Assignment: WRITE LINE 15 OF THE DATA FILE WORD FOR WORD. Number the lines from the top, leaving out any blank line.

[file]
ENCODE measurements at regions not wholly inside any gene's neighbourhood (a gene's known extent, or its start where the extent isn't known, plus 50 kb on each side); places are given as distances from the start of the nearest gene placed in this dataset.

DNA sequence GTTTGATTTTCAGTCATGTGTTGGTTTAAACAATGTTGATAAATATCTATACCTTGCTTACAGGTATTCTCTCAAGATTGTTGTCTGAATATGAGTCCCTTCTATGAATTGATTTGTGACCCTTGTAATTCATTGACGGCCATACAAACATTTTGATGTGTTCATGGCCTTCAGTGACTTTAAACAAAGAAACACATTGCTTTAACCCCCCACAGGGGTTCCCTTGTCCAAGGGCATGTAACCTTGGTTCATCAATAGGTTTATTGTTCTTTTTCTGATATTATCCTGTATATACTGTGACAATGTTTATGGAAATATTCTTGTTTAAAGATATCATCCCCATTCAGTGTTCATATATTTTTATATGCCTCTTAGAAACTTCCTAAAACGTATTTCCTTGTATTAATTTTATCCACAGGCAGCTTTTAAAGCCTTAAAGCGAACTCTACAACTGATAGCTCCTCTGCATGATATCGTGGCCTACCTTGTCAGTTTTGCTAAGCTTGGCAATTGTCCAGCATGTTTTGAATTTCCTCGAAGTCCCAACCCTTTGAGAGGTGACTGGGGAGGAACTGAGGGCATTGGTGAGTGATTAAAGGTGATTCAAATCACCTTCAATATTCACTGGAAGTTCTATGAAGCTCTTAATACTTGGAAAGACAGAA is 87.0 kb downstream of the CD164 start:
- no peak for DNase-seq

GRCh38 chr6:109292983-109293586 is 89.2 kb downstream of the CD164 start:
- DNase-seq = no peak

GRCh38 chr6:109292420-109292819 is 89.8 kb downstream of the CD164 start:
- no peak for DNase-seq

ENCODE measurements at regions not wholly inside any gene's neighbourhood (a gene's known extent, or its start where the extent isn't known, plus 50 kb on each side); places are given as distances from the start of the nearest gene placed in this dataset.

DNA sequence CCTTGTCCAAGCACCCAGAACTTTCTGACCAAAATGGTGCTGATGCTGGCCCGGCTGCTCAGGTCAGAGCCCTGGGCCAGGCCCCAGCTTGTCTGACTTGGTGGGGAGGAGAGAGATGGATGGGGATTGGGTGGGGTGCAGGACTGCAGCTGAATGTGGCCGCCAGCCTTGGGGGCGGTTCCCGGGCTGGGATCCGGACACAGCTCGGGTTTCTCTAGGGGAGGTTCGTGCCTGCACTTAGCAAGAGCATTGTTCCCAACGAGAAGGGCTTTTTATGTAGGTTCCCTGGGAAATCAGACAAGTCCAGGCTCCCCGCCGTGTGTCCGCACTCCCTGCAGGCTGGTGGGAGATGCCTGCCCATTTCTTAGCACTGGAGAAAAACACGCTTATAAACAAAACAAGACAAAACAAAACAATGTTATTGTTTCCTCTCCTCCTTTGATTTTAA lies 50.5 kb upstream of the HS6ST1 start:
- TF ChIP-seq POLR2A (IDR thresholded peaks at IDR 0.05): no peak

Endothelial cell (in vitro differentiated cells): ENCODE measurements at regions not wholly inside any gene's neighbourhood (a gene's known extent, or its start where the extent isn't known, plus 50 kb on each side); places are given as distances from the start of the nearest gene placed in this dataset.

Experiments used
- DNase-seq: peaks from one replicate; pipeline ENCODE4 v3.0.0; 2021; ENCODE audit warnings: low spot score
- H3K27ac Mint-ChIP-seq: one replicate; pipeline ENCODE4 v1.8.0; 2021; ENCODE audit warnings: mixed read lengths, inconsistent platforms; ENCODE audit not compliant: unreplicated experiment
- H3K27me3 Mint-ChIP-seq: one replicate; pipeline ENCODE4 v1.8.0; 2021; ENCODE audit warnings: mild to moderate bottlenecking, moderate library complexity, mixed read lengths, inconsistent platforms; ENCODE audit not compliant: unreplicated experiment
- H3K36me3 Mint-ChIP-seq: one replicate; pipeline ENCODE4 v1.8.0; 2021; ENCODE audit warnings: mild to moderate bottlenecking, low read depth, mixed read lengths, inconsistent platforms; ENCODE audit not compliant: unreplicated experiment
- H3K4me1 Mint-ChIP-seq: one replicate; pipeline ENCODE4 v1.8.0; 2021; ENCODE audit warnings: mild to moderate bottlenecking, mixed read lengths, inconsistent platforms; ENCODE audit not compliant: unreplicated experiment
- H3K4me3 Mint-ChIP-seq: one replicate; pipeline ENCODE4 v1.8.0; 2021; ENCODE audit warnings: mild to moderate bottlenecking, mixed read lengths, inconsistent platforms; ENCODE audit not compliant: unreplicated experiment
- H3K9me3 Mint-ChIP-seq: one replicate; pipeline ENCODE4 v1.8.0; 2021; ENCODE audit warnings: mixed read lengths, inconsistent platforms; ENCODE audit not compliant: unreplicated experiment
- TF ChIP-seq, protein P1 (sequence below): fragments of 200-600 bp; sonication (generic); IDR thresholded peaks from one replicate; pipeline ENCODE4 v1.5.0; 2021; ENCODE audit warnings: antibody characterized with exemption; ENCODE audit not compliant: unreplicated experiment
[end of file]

- H3K27me3 Mint-ChIP-seq: one replicate; pipeline ENCODE4 v1.8.0; 2021; ENCODE audit warnings: mild to moderate bottlenecking, moderate library complexity, mixed read lengths, inconsistent platforms; ENCODE audit not compliant: unreplicated experiment